Millers Amusements remain hopeful for coastal growth

Coinslot, Miller s Amusements
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As an operator who works across both the FEC and AGC markets, Mark Miller has a good sense of the overall coin-op market. He believes that after a steady year of business, the Triennial will spell good news for the industry, but warns redemption machine suppliers that more innovation is needed in the sector.


[dropcap]M[/dropcap]illers Amusements saw a rise in family gaming in 2016, but owner Mark Miller believes more innovation is needed within the industry and greater parity with bookmakers established going forward.

The company has been present in the Whitby entertainment market for over 50 years and despite facing uncertain times, owner Mr Miller has found grounds for optimism over the last twelve months.

Surveys published by the National Coastal Tourism Academy (NCTA) this year revealed that the majority of seaside businesses saw an increase in trade in 2016, it however wasn’t a constant rise.

“It was a slow start, but the summer was great for us because the weather was really good, it evened out really.”

The slow start on the coast was in contrast to overall market conditions, where the United Kingdom saw a record-breaking first quarter for domestic tourism. Overnight visits in England rose 10 percent to 7.3m and spending on domestic overnight holidays was up 23 percent to £1.8bn.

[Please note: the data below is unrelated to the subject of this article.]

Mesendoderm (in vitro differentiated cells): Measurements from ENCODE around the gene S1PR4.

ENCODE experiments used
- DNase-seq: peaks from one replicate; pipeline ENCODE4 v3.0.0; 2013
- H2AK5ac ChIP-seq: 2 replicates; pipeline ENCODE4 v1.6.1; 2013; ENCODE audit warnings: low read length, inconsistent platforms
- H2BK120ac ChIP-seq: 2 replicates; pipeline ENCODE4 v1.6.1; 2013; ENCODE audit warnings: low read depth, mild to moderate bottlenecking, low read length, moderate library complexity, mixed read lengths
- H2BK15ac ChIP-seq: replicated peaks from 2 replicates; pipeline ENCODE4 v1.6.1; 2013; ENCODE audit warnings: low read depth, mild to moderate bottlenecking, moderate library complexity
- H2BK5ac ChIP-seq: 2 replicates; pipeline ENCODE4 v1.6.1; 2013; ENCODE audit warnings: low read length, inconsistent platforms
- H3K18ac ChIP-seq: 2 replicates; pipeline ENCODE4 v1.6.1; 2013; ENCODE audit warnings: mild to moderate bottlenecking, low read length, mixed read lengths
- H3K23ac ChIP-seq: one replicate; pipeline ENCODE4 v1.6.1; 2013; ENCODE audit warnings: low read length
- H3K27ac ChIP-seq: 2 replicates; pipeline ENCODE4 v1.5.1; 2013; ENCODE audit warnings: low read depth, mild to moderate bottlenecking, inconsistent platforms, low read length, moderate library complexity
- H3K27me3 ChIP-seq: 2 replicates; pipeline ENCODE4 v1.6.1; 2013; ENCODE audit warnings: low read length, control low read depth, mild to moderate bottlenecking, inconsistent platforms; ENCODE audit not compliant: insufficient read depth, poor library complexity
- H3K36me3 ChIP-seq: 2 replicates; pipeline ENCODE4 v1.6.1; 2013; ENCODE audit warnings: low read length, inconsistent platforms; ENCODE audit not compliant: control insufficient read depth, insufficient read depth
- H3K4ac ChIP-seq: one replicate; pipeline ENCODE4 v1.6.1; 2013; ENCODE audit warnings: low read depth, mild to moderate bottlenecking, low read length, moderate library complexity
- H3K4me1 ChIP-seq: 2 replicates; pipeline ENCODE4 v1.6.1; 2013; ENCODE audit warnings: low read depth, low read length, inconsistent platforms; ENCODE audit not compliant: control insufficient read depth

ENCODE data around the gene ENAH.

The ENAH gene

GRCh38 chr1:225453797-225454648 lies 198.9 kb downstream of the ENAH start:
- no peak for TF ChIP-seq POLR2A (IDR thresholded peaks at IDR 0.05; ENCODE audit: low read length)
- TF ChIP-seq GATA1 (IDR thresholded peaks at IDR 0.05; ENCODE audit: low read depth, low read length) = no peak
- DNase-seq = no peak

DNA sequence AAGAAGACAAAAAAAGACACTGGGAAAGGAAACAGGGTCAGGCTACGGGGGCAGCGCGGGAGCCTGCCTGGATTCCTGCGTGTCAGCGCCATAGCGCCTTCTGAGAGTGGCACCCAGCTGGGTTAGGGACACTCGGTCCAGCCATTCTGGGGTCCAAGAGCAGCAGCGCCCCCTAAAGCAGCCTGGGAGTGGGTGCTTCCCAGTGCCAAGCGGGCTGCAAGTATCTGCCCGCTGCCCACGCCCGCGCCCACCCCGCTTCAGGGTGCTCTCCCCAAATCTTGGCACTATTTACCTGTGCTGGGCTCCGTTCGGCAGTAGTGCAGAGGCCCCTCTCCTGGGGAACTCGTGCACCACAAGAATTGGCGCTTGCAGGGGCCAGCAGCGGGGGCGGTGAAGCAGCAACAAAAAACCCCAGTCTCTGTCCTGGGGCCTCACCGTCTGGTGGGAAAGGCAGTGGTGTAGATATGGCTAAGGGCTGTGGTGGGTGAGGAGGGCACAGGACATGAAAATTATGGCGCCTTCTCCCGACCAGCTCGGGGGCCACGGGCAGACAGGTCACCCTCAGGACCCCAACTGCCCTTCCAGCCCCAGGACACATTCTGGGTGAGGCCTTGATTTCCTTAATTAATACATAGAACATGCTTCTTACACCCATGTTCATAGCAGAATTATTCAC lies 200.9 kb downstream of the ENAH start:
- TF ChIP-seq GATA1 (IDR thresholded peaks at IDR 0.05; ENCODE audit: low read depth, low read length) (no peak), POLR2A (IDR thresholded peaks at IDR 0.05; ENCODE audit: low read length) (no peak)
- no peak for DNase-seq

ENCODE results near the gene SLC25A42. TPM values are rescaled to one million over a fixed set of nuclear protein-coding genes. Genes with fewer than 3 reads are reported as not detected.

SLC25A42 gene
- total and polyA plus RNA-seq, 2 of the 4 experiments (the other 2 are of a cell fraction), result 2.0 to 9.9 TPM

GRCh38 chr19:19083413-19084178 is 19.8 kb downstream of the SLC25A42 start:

Miller noted that the family side of the business was strong in the last year, despite the overall market performance of Family Entertainment Centres. The rise in the number of families taking their summer holidays within the United Kingdom proved to be an opportunity for Millers and other FECs providing they were suitably equipped.

“The products are very redemption based, and not everyone is into that, there are certain sites where that works. When the payouts are ticket based it is better if they’re here for a week.”


I am expecting good things from it, I am optimistic about it.


However, Miller noted that he believes there has been a noticeable slowdown in innovation within the gaming industry.

“The industry declined a bit. We need some innovation and some new products. Every few years we used to get a boost by a new product coming in and it used to give the industry a bit of a lift.”

To accompany the family-orientated side of the business Millers also operate adult gaming centres in order to maximise their catchment within the market. Miller believes that increased competition on the high street with bookmakers has hindered their progress.

With the recent calling of the Triennial Review, Miller believes the gaming industry needs to create a stronger voice to stand up to represent itself.

“The lobby from our industry is comparatively weak, and the lobby from the bookmakers association is a lot more intense.”

The government support of the latter industry is something he believes should be applied to the gaming industry in order to allow it to grow in line.

He does however believe the industry should be hopeful regards to the report as an important first step: “I am expecting good things from it, I am optimistic about it.”

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